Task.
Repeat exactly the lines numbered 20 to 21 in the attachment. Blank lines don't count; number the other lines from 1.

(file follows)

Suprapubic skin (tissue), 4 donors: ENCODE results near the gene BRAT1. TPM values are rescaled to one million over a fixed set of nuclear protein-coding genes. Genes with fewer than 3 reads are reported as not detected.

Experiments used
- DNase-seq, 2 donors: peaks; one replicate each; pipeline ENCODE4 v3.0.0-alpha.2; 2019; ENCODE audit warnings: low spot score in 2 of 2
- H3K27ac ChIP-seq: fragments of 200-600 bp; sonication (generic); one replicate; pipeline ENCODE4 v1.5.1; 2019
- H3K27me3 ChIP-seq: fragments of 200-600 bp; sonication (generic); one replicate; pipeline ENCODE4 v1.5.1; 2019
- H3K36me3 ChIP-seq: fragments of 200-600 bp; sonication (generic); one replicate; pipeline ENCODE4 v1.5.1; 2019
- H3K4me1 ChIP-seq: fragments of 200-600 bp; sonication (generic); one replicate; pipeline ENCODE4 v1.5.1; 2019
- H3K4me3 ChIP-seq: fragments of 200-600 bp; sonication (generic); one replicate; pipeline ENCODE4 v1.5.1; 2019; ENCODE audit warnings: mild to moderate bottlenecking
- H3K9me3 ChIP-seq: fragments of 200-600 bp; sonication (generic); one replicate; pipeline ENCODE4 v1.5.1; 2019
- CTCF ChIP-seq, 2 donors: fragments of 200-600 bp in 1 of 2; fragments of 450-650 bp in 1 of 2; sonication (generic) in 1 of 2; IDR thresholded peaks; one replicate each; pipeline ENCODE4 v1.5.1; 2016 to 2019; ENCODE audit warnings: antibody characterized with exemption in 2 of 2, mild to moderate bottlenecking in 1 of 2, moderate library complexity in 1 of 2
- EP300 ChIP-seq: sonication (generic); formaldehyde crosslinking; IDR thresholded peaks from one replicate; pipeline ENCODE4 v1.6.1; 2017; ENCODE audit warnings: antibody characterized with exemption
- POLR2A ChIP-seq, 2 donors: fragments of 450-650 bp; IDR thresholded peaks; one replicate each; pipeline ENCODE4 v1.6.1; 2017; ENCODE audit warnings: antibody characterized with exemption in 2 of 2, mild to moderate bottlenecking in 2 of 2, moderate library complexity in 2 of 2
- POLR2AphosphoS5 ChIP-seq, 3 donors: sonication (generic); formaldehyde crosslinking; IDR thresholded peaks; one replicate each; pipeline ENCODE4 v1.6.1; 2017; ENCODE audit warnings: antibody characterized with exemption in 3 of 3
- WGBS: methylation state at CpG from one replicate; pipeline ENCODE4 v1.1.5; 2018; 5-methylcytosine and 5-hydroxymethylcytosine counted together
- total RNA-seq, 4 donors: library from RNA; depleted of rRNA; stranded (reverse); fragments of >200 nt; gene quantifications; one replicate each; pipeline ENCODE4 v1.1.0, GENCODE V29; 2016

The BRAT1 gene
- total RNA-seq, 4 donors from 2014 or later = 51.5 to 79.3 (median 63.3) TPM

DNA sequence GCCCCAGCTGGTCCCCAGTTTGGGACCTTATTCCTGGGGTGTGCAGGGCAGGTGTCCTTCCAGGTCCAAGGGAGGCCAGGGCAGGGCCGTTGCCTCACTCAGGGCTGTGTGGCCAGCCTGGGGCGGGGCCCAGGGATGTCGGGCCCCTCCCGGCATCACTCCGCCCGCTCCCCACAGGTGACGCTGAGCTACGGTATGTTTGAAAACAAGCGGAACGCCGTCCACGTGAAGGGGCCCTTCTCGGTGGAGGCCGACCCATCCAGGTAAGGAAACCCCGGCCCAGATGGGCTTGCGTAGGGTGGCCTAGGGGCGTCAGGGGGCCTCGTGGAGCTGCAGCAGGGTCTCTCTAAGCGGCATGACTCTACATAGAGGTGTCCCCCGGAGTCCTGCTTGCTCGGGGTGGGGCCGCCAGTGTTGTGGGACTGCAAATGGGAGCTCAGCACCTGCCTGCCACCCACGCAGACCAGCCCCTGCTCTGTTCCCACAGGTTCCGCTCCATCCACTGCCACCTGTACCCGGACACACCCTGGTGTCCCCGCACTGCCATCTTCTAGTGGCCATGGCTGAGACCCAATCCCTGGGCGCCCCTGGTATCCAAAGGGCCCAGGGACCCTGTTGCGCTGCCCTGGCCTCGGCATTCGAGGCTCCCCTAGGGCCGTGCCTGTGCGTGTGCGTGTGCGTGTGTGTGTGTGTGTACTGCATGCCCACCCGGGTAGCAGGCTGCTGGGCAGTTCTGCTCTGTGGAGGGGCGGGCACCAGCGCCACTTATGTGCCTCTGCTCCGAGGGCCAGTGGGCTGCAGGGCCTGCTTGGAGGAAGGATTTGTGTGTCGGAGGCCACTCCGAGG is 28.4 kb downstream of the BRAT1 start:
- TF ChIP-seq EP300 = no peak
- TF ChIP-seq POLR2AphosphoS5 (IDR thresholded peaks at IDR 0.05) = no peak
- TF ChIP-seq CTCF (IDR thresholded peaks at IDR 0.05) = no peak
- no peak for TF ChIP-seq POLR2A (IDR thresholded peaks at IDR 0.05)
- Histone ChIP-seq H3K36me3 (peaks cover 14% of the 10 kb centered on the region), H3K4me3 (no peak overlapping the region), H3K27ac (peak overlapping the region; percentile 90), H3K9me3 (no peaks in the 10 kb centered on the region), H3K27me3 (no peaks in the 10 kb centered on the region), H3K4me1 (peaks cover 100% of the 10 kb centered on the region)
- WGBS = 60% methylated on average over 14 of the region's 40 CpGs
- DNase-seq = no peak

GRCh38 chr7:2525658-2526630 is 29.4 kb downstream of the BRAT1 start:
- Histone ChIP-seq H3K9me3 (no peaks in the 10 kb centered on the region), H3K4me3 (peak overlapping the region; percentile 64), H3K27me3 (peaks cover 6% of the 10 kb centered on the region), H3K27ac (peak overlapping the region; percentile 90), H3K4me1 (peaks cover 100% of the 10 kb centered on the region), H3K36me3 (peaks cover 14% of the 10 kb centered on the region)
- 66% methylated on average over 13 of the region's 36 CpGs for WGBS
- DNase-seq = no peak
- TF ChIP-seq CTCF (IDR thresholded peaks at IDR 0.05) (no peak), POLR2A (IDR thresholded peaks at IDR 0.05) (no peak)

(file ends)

- TF ChIP-seq POLR2AphosphoS5 (IDR thresholded peaks at IDR 0.05) = no peak
- TF ChIP-seq CTCF (IDR thresholded peaks at IDR 0.05) = no peak